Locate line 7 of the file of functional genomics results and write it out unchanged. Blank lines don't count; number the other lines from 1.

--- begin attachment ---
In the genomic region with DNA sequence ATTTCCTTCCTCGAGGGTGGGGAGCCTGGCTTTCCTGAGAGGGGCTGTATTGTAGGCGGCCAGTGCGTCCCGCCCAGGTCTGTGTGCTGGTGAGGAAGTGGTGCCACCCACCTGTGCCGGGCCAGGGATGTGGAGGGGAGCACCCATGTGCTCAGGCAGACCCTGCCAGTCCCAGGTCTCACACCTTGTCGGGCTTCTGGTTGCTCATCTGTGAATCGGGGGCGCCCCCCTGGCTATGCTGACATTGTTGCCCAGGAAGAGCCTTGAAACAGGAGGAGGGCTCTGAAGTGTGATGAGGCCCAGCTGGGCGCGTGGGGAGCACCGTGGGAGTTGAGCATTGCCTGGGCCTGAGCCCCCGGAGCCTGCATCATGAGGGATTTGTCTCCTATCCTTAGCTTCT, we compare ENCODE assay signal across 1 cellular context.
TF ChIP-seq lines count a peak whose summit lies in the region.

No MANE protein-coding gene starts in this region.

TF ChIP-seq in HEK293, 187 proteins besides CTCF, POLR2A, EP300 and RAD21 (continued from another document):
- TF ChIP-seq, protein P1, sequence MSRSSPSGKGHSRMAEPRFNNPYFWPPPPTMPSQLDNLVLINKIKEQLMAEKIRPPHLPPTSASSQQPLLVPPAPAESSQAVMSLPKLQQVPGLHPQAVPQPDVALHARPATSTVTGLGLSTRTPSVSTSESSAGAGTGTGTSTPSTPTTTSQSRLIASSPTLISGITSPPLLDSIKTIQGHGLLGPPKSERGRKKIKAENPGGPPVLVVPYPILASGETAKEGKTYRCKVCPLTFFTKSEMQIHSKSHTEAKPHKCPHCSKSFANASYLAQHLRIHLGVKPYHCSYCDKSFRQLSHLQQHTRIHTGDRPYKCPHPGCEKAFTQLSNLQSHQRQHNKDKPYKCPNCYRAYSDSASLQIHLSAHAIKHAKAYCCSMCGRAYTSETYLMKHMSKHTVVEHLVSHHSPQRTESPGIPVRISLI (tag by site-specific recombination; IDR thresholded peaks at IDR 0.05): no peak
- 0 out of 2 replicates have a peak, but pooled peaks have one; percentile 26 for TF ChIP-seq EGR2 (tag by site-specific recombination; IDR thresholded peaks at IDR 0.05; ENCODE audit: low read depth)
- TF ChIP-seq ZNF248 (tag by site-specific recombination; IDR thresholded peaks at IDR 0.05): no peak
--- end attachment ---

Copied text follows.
- TF ChIP-seq ZNF248 (tag by site-specific recombination; IDR thresholded peaks at IDR 0.05): no peak